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Contact lenses are recommended for some children to improve their vision. Along with maintaining proper hygiene, knowing how to insert contacts correctly is important for your child's vision and comfort. Putting contacts in might be challenging for your child until he has sufficient practice. With a few tips and techniques, the process can be made easier for both parent and child.
Do Not Blink
In “Are Contacts Hard to Put In?” Gary Heiting, OD says that if your child has trouble putting in contacts, it might be because he is blinking right before the lens touches the eye. The lens may fold or drop if he blinks before it makes contact with the cornea. To remedy this, Heiting advises practicing touching the white part of the eye without blinking. To do this, your child should first wash his hands thoroughly. Have him look in the mirror, open his eye widely and try to touch the white part of one eye with the soft pad of a fingertip without blinking. He should maintain the finger on the eye for a second or two before removing it. After practicing for a while, your child may find it easier to put in his contacts.
Staying calm will help your child put contact lenses in her eye. A 2009 article from Thrive, Children's Hospital Boston's pediatric health blog, provides tips for parents with children needing contacts. The article mentions that if you as a parent exhibit nervous or anxious behavior during the contact lens application, your child will pick up on this and may resist putting in the contacts or resist letting you put them in her eyes. Get your child in a good mood with toys and play until they are ready. If you will be putting the contacts in for her, get your child involved in the process. Have her hold the lenses or hold one part of her eyelid open while you hold the other.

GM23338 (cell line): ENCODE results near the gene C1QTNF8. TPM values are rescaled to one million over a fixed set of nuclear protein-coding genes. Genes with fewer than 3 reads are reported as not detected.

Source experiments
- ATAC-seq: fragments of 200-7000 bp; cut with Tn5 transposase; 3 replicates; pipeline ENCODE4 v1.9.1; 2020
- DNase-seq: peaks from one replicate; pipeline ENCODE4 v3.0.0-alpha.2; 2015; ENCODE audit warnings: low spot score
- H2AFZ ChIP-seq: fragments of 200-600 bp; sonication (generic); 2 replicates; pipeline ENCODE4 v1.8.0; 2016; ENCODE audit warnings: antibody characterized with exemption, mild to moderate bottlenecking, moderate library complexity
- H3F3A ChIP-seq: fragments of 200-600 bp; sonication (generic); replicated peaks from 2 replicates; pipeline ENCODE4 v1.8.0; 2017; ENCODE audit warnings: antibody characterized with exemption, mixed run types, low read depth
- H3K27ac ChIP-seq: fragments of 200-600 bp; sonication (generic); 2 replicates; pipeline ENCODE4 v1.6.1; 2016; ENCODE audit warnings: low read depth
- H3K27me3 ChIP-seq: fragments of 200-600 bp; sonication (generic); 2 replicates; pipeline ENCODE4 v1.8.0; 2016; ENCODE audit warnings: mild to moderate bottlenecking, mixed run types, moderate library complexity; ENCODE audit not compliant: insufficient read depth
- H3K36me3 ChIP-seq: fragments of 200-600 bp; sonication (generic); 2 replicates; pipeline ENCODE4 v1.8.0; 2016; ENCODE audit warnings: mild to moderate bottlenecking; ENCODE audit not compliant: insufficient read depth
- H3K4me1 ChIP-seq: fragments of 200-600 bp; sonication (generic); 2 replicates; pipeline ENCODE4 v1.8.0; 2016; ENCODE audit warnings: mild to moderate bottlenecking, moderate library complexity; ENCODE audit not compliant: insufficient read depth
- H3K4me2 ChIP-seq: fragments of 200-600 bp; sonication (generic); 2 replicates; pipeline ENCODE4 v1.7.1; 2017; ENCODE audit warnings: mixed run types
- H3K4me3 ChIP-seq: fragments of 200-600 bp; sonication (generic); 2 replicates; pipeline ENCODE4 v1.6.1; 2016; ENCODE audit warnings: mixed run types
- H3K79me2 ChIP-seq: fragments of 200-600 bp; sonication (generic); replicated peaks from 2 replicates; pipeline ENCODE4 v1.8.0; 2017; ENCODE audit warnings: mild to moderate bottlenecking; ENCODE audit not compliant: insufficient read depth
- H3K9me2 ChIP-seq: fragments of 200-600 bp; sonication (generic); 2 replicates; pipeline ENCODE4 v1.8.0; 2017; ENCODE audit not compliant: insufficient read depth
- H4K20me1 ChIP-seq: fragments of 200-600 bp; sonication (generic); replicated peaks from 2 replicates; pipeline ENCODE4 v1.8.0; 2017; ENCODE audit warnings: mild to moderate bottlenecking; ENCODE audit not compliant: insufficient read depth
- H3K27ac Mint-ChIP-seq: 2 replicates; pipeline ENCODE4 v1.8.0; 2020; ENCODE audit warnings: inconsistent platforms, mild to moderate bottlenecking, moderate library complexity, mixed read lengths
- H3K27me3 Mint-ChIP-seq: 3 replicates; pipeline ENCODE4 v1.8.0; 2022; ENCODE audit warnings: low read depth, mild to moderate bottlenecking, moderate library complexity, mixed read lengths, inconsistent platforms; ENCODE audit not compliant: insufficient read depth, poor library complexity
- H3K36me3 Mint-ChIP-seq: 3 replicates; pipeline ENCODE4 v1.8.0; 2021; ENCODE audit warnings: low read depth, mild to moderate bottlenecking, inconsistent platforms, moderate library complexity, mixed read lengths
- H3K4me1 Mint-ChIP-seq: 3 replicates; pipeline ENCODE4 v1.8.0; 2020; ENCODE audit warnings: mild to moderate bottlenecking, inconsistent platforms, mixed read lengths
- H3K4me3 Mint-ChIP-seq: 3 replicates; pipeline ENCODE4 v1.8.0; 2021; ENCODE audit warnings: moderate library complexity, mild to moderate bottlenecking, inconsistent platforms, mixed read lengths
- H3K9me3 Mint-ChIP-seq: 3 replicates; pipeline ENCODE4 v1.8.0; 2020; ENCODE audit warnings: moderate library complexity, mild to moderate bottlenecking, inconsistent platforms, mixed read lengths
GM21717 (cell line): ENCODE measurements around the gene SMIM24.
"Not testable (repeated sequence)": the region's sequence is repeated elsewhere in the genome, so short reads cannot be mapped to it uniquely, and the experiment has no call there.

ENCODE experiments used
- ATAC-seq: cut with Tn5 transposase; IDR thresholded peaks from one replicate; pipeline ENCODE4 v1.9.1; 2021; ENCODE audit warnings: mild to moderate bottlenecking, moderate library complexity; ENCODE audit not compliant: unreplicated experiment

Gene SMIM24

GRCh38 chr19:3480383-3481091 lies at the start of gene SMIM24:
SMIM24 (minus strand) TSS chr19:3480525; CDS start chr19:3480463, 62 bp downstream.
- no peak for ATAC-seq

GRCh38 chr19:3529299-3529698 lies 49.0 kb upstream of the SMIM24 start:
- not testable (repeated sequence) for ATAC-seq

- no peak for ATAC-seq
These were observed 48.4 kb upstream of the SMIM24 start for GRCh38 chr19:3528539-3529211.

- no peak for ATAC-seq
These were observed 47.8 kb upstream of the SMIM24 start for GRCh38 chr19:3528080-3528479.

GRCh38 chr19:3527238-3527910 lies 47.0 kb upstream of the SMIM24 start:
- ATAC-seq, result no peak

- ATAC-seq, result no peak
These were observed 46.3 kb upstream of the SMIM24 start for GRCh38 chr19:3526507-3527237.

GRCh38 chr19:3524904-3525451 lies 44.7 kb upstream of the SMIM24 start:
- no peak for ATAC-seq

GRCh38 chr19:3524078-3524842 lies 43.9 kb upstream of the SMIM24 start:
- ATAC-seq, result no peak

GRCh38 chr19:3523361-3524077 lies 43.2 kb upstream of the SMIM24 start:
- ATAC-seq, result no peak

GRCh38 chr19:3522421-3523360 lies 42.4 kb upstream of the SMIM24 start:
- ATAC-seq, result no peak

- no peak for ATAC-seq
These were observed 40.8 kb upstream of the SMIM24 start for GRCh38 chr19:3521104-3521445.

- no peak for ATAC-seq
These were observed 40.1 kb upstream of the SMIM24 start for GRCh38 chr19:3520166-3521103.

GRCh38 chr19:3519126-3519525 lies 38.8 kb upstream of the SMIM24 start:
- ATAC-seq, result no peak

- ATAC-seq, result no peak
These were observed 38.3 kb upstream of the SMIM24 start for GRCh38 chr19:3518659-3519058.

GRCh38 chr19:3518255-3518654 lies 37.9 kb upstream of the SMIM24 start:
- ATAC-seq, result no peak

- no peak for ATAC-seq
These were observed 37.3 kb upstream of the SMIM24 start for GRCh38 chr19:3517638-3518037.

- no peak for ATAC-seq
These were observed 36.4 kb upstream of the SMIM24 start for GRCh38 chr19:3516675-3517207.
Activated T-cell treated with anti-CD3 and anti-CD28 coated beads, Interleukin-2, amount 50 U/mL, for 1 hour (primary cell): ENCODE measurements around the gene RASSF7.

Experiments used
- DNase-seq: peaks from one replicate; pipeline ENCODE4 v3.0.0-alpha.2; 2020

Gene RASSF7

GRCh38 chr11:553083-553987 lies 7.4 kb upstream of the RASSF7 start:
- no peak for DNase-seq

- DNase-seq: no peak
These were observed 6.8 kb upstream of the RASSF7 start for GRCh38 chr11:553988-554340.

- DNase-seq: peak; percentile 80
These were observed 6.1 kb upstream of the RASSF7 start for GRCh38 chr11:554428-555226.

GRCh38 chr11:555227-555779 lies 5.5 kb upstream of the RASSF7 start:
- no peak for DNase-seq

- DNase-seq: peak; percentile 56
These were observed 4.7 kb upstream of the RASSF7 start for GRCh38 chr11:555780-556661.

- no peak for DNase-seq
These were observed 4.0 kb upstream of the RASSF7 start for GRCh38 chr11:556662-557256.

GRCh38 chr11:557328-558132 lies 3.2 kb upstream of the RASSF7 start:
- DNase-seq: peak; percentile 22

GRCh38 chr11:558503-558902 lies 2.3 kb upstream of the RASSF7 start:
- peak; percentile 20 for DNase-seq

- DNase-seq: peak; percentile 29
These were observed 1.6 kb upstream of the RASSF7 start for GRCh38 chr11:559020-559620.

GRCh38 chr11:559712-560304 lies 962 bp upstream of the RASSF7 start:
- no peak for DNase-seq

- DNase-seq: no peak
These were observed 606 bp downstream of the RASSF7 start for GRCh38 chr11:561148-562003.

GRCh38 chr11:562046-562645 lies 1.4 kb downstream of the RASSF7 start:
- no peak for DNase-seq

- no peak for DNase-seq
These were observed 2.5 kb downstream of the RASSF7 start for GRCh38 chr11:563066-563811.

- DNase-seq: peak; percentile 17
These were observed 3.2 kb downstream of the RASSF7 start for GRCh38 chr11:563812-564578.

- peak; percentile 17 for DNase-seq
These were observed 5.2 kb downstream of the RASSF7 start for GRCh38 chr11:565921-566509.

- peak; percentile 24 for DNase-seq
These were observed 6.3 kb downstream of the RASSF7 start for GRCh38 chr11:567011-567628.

Test for Inverted Lens
An inverted contact lens will be difficult to put it on and will produce discomfort. The Cleveland Clinic's Cole Eye Institute states you can train your child to identify an inverted lens by one of two methods. The first is to have him place the lens on his forefinger and examine the edges. If the edges appear straight up or curled in, the lens is in the correct orientation. If the edges appear to flare or curl out, the lens is inverted and should be flipped inside out. The second method involves pinching the lens between two fingers. If the lens curls and folds in on itself, it is in the correct position. If it flips out and sticks to his fingers, it is inside out.
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